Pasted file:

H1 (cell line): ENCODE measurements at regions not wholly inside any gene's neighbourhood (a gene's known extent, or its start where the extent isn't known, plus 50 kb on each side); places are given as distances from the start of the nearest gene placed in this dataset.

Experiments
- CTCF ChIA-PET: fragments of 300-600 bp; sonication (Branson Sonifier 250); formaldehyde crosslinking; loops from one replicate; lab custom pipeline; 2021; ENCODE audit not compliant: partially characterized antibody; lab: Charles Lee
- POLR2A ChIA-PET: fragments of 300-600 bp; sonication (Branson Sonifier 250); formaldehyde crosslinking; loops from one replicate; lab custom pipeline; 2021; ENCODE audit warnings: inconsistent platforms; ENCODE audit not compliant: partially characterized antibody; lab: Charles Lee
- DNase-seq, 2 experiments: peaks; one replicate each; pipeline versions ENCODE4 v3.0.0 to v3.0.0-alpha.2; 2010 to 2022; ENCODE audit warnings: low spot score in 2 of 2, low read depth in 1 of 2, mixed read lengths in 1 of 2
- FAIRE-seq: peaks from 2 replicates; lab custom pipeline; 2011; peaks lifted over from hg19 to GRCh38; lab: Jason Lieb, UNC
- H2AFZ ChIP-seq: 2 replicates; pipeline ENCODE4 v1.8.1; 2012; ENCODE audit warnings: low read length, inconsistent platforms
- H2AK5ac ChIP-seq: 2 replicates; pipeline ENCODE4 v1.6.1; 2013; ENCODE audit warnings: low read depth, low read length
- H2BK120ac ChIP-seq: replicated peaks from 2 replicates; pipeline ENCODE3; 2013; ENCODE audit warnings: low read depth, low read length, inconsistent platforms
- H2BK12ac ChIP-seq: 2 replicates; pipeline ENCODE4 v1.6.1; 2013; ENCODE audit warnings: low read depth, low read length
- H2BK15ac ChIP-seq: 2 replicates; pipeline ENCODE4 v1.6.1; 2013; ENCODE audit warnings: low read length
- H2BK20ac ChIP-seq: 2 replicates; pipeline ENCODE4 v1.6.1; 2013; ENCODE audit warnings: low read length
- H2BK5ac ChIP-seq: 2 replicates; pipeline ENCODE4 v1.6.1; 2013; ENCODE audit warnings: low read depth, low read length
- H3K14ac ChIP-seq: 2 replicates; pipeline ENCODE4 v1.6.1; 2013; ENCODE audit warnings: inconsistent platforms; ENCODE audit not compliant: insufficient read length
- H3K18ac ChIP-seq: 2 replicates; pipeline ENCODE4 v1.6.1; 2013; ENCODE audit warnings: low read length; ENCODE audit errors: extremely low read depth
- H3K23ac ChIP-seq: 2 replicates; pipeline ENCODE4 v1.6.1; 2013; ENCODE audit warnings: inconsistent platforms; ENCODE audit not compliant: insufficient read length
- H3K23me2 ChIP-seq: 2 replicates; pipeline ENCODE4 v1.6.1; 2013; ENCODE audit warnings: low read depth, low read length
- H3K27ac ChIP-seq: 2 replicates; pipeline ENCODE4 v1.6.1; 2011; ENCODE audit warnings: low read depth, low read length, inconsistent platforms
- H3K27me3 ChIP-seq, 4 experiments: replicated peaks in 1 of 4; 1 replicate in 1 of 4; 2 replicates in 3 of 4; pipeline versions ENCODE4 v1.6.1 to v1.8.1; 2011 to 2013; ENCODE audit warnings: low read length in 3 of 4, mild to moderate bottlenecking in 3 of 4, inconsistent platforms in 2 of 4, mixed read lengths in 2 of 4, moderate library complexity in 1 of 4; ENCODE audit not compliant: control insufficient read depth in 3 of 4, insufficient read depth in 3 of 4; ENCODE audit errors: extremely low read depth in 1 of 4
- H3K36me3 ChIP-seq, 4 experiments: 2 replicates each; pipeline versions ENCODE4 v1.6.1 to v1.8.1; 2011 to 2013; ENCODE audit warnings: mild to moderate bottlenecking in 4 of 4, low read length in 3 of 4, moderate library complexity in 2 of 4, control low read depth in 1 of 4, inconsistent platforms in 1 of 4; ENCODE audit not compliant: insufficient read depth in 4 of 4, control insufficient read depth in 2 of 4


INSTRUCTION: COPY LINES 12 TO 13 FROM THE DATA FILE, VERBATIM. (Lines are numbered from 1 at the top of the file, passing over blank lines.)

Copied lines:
- H2BK20ac ChIP-seq: 2 replicates; pipeline ENCODE4 v1.6.1; 2013; ENCODE audit warnings: low read length
- H2BK5ac ChIP-seq: 2 replicates; pipeline ENCODE4 v1.6.1; 2013; ENCODE audit warnings: low read depth, low read length